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[115] would have been impossible. These dispositions were reported to the commanding General. He directed me to follow the cavalry and support it. The pursuit was continued, with all possible celerity, to Lexington, Alabama, thirty miles south of Pulaski. Six miles south of Lexington, Brevet Major-General Wilson learned certainly, on the twenty-eighth, that the rear of the enemy had crossed the river on the twenty-seventh, and that his bridge was taken up on the morning of the twenty-eighth. These facts were reported to the commanding General, who ordered that the pursuit be discontinued. To continue it further at that time, besides being useless, even if possible, was really impossible. Of the pursuit it may be truly remarked that it is without a parallel in this war. It was continued for more than a hundred miles, at the most inclement season of the year, over a road the whole of which was bad, and thirty miles of which were wretched almost beyond description. It were scarcely an hyperbole to say that the road from Pulaski to Lexington was bottomless when we passed over it. It was strewn with the wrecks of wagons, artillery carriages, and other material, abandoned by the enemy in his flight.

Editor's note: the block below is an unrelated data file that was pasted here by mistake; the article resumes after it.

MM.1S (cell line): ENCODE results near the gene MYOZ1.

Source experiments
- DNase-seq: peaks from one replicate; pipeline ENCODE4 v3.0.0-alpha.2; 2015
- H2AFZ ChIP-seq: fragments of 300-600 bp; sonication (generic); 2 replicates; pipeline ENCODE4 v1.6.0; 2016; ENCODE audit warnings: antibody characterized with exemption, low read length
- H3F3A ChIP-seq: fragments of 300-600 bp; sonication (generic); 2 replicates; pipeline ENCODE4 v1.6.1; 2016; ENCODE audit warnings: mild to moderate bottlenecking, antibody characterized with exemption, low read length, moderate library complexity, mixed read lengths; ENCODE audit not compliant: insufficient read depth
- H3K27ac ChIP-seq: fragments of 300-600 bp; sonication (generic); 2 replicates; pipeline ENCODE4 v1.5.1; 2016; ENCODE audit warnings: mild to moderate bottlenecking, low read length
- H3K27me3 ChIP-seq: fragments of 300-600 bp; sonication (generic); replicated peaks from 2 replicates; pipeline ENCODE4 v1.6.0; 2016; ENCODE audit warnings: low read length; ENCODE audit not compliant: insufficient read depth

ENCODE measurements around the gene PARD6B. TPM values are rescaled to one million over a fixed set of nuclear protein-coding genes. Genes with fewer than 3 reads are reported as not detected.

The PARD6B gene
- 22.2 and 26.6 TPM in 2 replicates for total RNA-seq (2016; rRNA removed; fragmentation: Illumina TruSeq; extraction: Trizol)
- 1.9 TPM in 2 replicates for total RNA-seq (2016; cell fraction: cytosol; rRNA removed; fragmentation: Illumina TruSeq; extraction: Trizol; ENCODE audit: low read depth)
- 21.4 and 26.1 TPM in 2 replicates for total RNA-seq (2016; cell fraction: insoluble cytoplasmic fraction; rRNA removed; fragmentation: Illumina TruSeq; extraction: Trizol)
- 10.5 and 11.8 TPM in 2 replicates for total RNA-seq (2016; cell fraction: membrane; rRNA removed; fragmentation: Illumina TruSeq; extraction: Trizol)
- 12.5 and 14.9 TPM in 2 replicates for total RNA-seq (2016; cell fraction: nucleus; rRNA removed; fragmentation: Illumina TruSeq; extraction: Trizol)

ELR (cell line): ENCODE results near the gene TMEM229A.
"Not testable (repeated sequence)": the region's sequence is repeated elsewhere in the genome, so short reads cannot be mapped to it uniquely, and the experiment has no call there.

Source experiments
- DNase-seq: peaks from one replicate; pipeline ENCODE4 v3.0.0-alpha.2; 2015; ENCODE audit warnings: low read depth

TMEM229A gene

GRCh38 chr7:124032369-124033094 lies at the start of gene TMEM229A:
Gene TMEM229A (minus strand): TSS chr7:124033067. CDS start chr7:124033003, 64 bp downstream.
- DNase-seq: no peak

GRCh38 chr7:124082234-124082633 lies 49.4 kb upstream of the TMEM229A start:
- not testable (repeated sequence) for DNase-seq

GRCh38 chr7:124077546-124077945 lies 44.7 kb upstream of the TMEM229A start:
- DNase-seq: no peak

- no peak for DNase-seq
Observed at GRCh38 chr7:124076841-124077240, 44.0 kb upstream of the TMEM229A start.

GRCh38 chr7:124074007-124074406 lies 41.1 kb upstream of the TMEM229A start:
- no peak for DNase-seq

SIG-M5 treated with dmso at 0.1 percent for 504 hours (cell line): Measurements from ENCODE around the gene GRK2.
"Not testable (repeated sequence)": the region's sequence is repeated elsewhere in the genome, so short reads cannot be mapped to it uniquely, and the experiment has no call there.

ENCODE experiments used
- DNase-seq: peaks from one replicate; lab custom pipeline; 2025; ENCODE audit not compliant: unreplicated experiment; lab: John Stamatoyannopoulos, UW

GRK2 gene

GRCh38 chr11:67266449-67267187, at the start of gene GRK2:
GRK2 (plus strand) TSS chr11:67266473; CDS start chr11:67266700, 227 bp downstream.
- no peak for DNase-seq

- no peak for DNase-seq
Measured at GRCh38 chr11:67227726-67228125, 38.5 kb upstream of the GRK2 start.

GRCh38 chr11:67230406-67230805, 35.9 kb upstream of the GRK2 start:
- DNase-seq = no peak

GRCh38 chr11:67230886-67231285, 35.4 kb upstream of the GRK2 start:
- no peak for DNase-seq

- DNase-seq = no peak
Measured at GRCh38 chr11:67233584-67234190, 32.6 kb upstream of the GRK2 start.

The corps remained two days at Lexington, awaiting orders. On the thirtieth December, instructions were received to take post at this place. On the thirty-first, the corps marched to Elk River, a distance of fifteen miles. The river being too swollen to ford, two days were spent in bridging it. Colonel Suman, Ninth Indiana, and Major Watson, Seventy-fifth Illinois, using the pioneers of the corps as laborers and mechanics, built a substantial trestle-bridge three hundred and nine feet long, over which the corps, with its artillery and wagons, safely passed. Elk River was crossed on the third of January, and on the fifth the corps encamped in the vicinity of this place.

Thus was closed, for the Fourth corps, one of the most remarkable campaigns of the war. The enemy, superior in numbers, had been driven by assault, in utter rout and demoralization, from strongly-intrenched positions, pursued more than a hundred miles, and forced to recross the Tennessee River. By actual capture on the field of battle, and by abandonment in his flight, the enemy lost three fourths of his artillery; in prisoners taken from him, by desertion, and in killed and wounded, his force was certainly diminished fifteen thousand; and his loss in small arms, ammunition, and other material of war, was enormous. From an organized army, beleaguering the capital of Tennessee, the foe had been beaten into a disorganized mass — a mere rabble. The Fourth corps captured twenty-five pieces of artillery, four stands of colors, and of small arms a large number, of which, however, no accurate account could be taken, as the pursuit was commenced early the morning of the seventeenth. Of the artillery captured, nineteen pieces were taken by assault in the enemy's works. The corps captured one hundred and eleven commissioned officers and eighteen hundred and fifty-seven non-commissioned officers and privates. The casualties of the corps amounted to — officers killed, nineteen; officers wounded, fifty-five; non-commissioned officers and privates killed, one hundred and fourteen; non-commissioned officers and privates wounded, seven hundred and fifty-nine.